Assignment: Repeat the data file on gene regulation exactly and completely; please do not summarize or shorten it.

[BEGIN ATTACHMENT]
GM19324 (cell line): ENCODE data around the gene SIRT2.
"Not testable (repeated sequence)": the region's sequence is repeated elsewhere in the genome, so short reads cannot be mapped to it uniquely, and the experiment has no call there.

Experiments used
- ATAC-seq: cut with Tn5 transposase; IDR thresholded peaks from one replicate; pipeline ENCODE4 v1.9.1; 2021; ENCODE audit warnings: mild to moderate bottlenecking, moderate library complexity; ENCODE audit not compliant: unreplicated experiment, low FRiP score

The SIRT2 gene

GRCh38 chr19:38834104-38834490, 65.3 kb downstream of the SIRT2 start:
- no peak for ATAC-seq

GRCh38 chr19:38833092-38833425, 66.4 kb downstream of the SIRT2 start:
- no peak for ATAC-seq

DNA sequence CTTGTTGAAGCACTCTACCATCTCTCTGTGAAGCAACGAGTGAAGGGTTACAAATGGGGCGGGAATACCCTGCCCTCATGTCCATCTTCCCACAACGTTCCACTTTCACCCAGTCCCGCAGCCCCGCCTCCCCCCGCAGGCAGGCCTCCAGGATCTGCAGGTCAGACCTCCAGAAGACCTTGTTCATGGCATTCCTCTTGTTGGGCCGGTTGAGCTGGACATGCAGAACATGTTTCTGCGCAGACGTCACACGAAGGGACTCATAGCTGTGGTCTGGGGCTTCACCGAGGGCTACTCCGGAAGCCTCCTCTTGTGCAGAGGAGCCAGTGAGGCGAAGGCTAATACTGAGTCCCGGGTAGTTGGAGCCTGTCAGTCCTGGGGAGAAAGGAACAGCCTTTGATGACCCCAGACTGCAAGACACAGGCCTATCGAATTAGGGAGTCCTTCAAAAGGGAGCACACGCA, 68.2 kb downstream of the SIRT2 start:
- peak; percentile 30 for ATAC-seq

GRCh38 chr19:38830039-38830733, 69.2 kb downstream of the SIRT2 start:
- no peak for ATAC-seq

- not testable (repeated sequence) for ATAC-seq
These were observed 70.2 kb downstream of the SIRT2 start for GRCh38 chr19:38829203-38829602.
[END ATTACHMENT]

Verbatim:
GM19324 (cell line): ENCODE data around the gene SIRT2.
"Not testable (repeated sequence)": the region's sequence is repeated elsewhere in the genome, so short reads cannot be mapped to it uniquely, and the experiment has no call there.

Experiments used
- ATAC-seq: cut with Tn5 transposase; IDR thresholded peaks from one replicate; pipeline ENCODE4 v1.9.1; 2021; ENCODE audit warnings: mild to moderate bottlenecking, moderate library complexity; ENCODE audit not compliant: unreplicated experiment, low FRiP score

The SIRT2 gene

GRCh38 chr19:38834104-38834490, 65.3 kb downstream of the SIRT2 start:
- no peak for ATAC-seq

GRCh38 chr19:38833092-38833425, 66.4 kb downstream of the SIRT2 start:
- no peak for ATAC-seq

DNA sequence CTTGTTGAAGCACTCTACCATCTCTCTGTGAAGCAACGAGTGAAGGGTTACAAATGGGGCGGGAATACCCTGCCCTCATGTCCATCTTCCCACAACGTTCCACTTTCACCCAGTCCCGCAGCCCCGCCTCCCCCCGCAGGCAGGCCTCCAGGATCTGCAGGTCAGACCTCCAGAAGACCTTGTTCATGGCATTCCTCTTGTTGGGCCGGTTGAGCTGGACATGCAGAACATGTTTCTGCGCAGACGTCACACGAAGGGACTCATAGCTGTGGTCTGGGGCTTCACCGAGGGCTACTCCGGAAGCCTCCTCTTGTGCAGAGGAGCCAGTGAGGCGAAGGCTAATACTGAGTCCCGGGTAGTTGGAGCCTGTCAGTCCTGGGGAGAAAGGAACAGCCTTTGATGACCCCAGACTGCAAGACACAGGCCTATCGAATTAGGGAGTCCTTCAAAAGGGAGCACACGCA, 68.2 kb downstream of the SIRT2 start:
- peak; percentile 30 for ATAC-seq

GRCh38 chr19:38830039-38830733, 69.2 kb downstream of the SIRT2 start:
- no peak for ATAC-seq

- not testable (repeated sequence) for ATAC-seq
These were observed 70.2 kb downstream of the SIRT2 start for GRCh38 chr19:38829203-38829602.